Wait, that doesn’t say 8:00. It says 9:00. 9:00? Really, are you kidding me, 9:00?!?  I did some quick math and guessed that, in order to PR, I’d have to run around a 7:20 pace for the next 2.1 miles. “I can’t do that,” I told myself. “No way. I knew I needed my headphones! I would have known earlier how off the pace I was.” Just like that, 1/3 of the way into the run, my chance at a PR was gone. All this was running through my mind in the block an a half between the mile mark and the top of the Wheeling Suspension Bridge. Still feeling a bit sorry of myself, I started looking around.
Sunny. 65 degrees. Very slight breeze. Running across the Wheeling Suspension Bridge, looking down on the Ohio River. Half-covered in dried, pink paint. Running in a race to help raise money that goes to help others, a race to which I was able to donate a door prize. Suddenly, I realized just how unimportant that 9:00 on that clock was. I love the run, so let’s just run.
Across the bridge, down the island, and around Wheeling Island Stadium. Next thing I know, I’m coming up to the two mile mark. I heard the lady there say, “…and 55 seconds.” Did she say 17:55? That’d be OK. Not quite the pace I wanted to run, but a decent recovery after a bad start, and who cares about that time on the clock anyway. I’m running. “16 minutes.”
She just said 16. I just ran a seven minute mile. Quick math: If I run the last 1.1 miles in less than 8:24, I’m would still PR.
I took inventory. I was pretty gassed at this point; 7:00 isn’t my usual mile pace. I still had to run back up the suspension bridge; I never realized how steep that bridge is. I knew I still wasn’t going to set a personal record, but I felt way different about it at mile 2. At least I came back strong. And I love the run. Just run.
Back up the island, back up the bridge, and back down the hill into downtown Wheeling. My legs were burning, my lungs felt like pin cushions, and I was smiling like the Cheshire Cat as I turned and headed toward the finish line. Once I could read the time on the clock, it said 24:00. My PR for a 5K is 24:24.
I think I can get there in 23 seconds. Let’s go, legs.
I’m not speeding up. Come on, legs. I know you hurt, but everything else hurts, too, and I need you right now. Get on the hop, we got some running still to do. Legs?
I crossed the line at 24:32. The legs had nothing left to give. The tank was completely empty. No PR. Missed it by 8 seconds. It didn’t take me 8 seconds to get to the start line, right? I wasn’t that far back. No way.
(Before you read the next part, go ahead and start the video. Listen to the music; let it breathe. Then read on below.)
I guessed at the mile 1 mark that I needed to be close to a 7:20 pace to give myself a shot at a PR, and I told myself it wasn’t possible. Then I messed around and ran a 7:21 pace for the rest of the race, and improved my PR by 3 seconds. Without headsets, and without pace updates every minute. All I did was look around and love the run.
I now have a week of recovery planned before I start training for Columbus.  And, in the interest of full disclosure, there is a bluetooth headset on the way to replace the wired one that will no longer work, but it’s more for the music than it is the pace updates. I’ll still set the app to tell me the paces so that I can train effectively, but just not quite so often.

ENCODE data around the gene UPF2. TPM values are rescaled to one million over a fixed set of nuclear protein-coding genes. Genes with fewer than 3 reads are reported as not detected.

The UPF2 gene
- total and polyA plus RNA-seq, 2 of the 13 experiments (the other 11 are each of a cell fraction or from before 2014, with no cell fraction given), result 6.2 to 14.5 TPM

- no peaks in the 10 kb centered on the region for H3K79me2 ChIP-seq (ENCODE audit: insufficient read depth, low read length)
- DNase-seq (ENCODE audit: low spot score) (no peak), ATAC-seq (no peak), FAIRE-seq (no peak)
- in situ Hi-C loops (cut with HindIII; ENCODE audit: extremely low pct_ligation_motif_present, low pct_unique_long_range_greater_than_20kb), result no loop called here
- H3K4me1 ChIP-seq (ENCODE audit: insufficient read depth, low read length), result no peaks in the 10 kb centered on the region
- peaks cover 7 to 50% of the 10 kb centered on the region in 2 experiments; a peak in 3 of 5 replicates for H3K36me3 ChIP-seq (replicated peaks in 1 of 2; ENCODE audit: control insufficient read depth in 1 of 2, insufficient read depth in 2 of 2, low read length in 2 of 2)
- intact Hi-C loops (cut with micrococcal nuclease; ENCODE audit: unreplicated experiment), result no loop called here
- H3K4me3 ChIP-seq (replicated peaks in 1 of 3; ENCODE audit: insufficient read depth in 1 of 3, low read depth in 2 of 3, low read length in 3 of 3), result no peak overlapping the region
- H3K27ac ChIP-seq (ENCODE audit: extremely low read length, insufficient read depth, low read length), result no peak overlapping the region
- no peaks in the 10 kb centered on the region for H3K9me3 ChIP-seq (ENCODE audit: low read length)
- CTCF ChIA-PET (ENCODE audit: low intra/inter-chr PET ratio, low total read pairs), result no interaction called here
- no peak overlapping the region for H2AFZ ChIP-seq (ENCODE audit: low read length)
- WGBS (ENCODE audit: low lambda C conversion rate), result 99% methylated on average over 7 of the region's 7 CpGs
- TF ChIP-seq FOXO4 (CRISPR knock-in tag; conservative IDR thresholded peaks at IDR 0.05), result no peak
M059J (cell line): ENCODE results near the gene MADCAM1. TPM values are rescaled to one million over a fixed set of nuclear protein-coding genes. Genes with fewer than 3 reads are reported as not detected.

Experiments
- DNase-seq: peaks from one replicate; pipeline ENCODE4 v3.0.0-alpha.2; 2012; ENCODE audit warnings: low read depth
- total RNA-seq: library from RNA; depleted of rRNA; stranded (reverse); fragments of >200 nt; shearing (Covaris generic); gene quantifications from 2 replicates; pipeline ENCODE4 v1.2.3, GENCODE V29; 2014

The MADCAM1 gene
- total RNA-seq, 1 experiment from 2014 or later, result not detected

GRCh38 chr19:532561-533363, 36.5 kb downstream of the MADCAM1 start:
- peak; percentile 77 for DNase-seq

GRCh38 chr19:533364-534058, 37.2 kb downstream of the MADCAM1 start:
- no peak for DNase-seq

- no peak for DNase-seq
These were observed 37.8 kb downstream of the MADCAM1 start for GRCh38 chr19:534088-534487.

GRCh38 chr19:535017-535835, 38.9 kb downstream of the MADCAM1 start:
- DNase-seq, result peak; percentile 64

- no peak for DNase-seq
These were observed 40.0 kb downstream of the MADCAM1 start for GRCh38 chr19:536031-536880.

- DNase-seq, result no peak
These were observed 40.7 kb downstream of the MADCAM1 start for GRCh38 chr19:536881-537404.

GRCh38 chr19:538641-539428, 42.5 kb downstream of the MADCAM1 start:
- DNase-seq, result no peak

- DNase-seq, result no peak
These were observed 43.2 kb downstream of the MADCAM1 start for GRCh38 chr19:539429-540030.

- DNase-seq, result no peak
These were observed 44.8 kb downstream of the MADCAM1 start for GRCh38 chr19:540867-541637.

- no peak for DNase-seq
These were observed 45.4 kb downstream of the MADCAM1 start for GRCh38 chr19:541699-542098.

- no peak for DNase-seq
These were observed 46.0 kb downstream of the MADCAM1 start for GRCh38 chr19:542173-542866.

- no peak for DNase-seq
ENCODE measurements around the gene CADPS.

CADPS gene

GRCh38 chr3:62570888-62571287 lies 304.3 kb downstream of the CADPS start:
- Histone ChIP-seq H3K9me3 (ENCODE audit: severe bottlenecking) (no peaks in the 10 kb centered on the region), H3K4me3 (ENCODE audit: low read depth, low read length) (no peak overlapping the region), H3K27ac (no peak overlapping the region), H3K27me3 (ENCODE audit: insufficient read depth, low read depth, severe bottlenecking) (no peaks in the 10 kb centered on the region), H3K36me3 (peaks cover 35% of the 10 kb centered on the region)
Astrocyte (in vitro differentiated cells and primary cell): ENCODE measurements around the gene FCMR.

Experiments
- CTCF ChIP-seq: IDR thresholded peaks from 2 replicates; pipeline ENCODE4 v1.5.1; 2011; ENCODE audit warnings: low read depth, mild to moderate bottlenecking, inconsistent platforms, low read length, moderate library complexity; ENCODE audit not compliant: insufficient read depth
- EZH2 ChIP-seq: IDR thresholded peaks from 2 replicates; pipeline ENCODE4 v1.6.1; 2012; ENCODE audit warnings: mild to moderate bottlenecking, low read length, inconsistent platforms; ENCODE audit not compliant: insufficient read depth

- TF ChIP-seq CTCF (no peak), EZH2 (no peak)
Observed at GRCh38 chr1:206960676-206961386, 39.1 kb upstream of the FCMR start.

For those who helped put on the Color Me Au-Some 5K today, outstanding work. It was an absolute blast. Well organized, especially considering it was a first year event. I’m stained the wrong color in several places, including a blue wrist, a pink stomach, and a green armpit, but I can’t wait until next year.
1. OK, let me clarify something here. There may be those of you who’s goal is to be able to run a 9:00 pace over a 5K. There’s nothing wrong with running at a pace of 9:00, just like there isn’t anything wrong with running a 12:00, 15:00, or even a 30:00 pace. I’m far from the fastest runner in the world, and doubt there will ever be a race that I win, but there isn’t anything wrong with that, either. The only person I try to beat when I’m running is me. A pace of 9:00 per mile isn’t a bad thing, it’s just that a 9:00 pace wasn’t in my plan for this race.Go Back
2. Don’t forget that I’m a Children’s Champion for the Columbus Marathon, and I’m trying to raise money for the Nationwide Children’s Hospital. If you would like to help out and donate to the hospital, you can over on my fund-raising page. Go Back
So, I’m officially signed up now for my first marathon, the Nationwide Children’s Hospital Columbus Marathon. October 19th, 2014.
When I was considering signing up, I did some Googling and came across a quote attributed to Susan Sidoriak: “I dare you to train for a marathon, and not have it change your life.” That’s the type of quote that you come back to at 3:28 AM, or at least I did. My eyes popped open, and I was suddenly, fully, and completely awake.
I’m going to do this.
One of the really cool things about the Columbus Marathon is that the primary beneficiary is the Nationwide Children’s Hospital, a partnership that began just two years/marathons ago. Since then more that $2 Million has been raised for the hospital.
Along the route, Children’s patients are staked out; 24 of the miles have a Miracle Mile Patient from the hospital to offer encouragement, 1 Encore Mile for past Miracle Mile Patients, and 1 Angel Mile to, as their website puts it, “honor, remember and celebrate the angels of Nationwide Children’s who have already finished their race.”